The Austrian pinscher is a prehistoric race. During excavations of 4000 years old pole towns by the Mond- and Eighteen Lake in Austria dog skulls have been found which to the smallest detail are identical to the Austrian Pinscher we know today.

This type of dog was common throughout Europe in the past and it’s undoubtedly the ancestor of today Pinschers and Schnauzers. This Pinscher has remained unchanged in Austria.

It was the Austrian professor of dog science Dr. Emil Hauck, who discovered the Austrian Pinscher and realized that this “peasant dog” possessed some very valuable characteristics, which were worth future preserving.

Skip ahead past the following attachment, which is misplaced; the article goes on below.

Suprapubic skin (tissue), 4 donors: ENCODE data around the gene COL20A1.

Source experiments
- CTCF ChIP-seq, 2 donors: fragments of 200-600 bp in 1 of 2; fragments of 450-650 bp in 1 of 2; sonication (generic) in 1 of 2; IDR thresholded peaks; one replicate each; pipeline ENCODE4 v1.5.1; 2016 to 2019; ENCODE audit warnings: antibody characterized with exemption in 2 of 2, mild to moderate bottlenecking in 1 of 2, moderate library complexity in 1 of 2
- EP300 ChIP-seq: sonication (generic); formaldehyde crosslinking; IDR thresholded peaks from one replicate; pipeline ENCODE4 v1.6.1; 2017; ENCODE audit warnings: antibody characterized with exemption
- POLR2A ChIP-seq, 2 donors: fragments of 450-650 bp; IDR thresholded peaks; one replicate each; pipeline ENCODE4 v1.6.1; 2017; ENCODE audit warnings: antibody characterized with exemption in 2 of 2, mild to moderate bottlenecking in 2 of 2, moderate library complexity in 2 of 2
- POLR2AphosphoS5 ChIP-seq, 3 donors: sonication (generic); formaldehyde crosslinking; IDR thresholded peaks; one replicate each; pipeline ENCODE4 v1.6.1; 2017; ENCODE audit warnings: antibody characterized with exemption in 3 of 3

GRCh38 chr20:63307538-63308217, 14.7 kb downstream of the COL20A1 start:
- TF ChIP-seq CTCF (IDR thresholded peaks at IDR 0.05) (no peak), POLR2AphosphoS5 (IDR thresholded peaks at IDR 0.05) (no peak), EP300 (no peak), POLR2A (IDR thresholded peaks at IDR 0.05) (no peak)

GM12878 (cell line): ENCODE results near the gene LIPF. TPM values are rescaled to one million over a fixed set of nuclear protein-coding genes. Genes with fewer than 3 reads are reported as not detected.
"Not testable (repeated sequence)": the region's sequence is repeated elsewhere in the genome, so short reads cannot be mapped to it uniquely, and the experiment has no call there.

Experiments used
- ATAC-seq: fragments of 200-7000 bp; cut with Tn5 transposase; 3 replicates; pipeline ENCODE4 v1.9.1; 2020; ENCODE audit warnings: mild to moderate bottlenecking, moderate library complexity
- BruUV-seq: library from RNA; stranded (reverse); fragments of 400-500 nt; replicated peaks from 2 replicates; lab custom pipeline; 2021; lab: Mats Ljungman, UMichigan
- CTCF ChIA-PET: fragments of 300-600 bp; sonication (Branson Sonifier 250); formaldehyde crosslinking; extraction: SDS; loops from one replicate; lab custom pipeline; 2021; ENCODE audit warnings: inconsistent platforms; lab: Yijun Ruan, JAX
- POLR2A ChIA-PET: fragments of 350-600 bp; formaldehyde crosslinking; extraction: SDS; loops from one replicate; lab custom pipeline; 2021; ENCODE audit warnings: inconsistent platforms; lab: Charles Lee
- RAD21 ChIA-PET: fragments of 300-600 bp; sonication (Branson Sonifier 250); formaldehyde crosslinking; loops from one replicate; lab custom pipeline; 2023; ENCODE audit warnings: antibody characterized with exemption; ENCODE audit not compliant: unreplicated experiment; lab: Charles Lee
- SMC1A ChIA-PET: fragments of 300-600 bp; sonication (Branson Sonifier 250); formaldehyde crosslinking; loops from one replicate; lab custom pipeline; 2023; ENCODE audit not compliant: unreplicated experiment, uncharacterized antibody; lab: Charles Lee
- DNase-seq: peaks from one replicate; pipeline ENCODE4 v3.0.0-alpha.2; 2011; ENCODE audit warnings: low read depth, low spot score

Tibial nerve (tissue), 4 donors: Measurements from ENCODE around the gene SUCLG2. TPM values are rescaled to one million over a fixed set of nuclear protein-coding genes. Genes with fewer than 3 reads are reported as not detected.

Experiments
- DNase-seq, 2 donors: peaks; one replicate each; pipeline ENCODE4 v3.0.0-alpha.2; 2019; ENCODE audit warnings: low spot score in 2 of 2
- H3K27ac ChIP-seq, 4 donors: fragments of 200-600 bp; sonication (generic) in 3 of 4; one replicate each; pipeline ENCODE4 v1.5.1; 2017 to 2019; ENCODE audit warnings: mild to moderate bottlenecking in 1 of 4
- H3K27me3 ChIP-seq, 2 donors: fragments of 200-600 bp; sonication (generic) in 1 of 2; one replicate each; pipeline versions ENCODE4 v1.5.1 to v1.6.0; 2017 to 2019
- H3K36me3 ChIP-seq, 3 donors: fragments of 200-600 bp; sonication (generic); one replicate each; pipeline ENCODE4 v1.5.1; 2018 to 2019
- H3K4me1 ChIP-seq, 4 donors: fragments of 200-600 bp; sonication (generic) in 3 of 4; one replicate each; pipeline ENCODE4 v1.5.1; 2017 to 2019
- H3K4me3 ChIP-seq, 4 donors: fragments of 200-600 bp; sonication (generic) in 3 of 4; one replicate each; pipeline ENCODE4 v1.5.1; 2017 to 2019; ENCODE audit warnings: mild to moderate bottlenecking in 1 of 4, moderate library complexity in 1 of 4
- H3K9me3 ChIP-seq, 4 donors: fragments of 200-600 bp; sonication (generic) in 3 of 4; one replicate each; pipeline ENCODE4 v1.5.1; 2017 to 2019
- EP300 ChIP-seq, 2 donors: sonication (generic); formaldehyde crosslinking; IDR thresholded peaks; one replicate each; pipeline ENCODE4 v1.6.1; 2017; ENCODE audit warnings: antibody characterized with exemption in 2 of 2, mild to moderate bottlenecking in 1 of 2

He started a systematic breeding and a Vienna exhibition in 1928 displayed 57 Austrian Pinschers. In 1928 the breed was recognized by the Austrian Breeding Club ØKV and in 1929 by FCI.

Unfortunately, they lost interest in these dogs through the sixties and seventies and in 1975 there were only a few pieces back; but fortunately one managed to save the breed. Today there are breeds in Austria, Holland, Belgium, Germany and particularly in Denmark, where the breed through the last 10 years has been in notable progress.